Some gals look best in classic couture. After the messy, montage-filled Madonna’d movie of “Evita,” the 25th anniversary tour of the Andrew Lloyd Webber-Tim Rice musical returns to the strength of the original stage version. New stars may not emerge, as they did when Patti LuPone and Mandy Patinkin first took on the lead roles, but the work of an old master certainly is in evidence in this production, which re-creates Harold Prince’s savvy, in-your-face staging.
After all, Prince took a concept album and, with a dare and flair Eva Peron would have envied, gave this outlandish idea for a musical shape, dimension and credibility.
He also gave it a heightened sense of style that suited its subject, infusing the Lloyd Webber-Rice popera with a theatrical interpretation that was bold, brazen and sardonic. A scene of musical rocking chairs represents Peron’s rise to power; a series of revolving-door episodes depict the turnstyle-ishness of Evita’s social climb; an adagio between Che and Evita acts as a charisma faceoff; and, of course, there’s that balcony entrance in a luminous white gown in which Evita sings “Don’t Cry for Me, Argentina,” with the audience becoming part of the adoring masses.
These theatrical strategies work just as well this time around. (Prince still hasn’t managed to make some of the transitions between numbers quite so seamless — the problems of staging from an inflexible LP score persist — and the last moment of the show, between Che and Peron, is oddly awkward and ineffective.)
This tour is being supervised by Prince, with Larry Fuller, the show’s original choreographer, reproducing his own movement as well as Prince’s 1979 direction. But those hoping for breakout stars may be disappointed with the professional but hardly revolutionary perfs of the leads.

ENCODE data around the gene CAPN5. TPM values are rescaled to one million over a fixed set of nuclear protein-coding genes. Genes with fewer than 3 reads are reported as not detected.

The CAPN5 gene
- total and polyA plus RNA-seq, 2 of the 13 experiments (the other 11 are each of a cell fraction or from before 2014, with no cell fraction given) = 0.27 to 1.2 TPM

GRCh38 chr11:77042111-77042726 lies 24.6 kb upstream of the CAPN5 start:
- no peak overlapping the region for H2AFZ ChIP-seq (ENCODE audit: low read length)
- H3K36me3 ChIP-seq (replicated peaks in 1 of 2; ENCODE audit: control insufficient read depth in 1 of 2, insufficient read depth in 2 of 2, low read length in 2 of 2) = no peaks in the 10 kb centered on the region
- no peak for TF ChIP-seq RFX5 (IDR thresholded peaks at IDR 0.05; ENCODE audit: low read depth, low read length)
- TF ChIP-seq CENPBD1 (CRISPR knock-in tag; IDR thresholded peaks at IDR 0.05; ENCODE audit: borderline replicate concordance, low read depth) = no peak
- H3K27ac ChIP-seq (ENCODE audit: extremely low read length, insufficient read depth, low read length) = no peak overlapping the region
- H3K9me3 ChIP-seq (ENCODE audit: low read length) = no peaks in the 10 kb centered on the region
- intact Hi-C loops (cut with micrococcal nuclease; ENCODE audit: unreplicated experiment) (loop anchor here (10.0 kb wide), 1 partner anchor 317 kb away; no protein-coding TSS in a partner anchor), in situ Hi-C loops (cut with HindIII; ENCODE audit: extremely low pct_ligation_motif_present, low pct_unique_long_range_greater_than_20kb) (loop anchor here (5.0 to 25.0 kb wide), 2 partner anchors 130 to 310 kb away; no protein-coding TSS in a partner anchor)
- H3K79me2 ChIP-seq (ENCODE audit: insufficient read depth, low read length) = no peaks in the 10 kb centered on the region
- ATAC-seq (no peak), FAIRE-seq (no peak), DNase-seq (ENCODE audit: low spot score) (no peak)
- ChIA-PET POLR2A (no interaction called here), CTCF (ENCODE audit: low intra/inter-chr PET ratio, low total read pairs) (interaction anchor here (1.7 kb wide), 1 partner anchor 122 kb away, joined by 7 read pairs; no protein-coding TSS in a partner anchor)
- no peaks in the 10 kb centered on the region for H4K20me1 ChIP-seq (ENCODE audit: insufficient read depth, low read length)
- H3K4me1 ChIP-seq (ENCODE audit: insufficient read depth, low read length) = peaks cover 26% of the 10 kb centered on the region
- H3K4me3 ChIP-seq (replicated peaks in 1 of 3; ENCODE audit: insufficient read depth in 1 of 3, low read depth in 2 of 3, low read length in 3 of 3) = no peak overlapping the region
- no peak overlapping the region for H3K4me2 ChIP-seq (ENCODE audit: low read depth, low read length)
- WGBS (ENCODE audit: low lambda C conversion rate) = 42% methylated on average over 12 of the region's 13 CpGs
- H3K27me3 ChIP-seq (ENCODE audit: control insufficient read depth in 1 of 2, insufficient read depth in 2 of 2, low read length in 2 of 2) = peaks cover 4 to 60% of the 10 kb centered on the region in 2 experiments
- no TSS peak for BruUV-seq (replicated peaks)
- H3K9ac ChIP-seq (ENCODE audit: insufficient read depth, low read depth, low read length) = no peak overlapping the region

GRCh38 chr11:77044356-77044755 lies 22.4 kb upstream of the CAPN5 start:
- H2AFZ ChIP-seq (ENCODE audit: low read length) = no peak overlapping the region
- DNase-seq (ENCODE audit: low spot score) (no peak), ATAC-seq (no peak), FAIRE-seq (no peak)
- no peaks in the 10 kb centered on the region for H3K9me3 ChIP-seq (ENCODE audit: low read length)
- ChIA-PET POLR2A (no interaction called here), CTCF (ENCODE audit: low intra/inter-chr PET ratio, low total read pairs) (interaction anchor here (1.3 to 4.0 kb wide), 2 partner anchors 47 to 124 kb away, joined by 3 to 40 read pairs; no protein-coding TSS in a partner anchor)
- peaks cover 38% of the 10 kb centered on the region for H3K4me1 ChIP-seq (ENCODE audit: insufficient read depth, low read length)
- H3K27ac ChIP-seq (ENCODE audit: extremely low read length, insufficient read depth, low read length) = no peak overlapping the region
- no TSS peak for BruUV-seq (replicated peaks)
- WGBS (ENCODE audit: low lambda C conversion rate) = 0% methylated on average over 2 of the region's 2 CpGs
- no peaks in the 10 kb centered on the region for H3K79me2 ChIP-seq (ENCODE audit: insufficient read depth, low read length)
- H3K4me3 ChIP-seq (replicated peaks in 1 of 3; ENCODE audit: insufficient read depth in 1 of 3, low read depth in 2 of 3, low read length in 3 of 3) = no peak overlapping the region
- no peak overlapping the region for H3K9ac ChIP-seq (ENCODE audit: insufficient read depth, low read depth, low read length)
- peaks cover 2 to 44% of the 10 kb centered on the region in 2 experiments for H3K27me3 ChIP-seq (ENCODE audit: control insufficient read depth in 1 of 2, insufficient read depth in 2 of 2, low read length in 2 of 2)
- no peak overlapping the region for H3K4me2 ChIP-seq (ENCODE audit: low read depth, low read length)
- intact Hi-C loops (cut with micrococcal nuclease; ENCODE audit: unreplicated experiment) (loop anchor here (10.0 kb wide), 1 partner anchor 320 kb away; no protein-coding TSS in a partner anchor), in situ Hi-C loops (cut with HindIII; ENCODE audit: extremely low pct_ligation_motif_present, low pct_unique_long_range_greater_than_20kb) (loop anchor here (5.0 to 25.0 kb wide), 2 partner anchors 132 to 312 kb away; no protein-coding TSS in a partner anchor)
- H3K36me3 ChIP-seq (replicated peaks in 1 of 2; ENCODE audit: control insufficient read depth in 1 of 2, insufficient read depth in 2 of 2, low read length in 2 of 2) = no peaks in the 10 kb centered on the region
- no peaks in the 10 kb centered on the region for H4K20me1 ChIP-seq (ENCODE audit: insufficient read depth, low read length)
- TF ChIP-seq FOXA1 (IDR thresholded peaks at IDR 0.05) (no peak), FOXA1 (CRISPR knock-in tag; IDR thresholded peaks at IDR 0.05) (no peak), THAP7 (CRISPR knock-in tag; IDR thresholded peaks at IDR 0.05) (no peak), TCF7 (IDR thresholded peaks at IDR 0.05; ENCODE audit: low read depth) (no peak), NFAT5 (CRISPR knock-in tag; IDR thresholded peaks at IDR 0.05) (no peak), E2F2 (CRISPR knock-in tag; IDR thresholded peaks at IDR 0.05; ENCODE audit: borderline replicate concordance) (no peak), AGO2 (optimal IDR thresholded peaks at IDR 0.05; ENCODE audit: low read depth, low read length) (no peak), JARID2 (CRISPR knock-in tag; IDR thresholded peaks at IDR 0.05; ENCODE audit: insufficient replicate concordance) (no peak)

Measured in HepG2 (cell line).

Kathy Voytko plays Evita with steeliness and sings strongly, but her character’s charms and humor are not what they could be. Bradley Dean as a cigar-chomping Che is earnest, energetic and has great pipes but lacks the playful passion of the all-knowing narrator. However, he effectively rises to the dramatic demands of “And the Money Kept Rolling Out.” Philip Hernandez makes Juan Peron a complex smoothie and shows his conflicting sides on “Dice Are Rolling.”
Tech elements are solid: James Fouchard’s tour-friendly version of Tim O’Brien’s original stark, versatile set makes Richard Winkler’s stylish lighting all the more necessary and vital. Orchestra, however, sounds small and over-synthesized.
Prince’s idea was that this wasn’t just a show about a South American dictator and his glam wife but rather an exploration of the masterly manipulation of the media. He artfully peppered his staging with a fevered blurring of politics, celebrity and religion. Though it’s been a quarter-century since Evita raised her bejeweled arms to the deluded and desperate masses onstage, the show still can send a contemporary postelection chill into the air, but maybe that’s just a Boston take.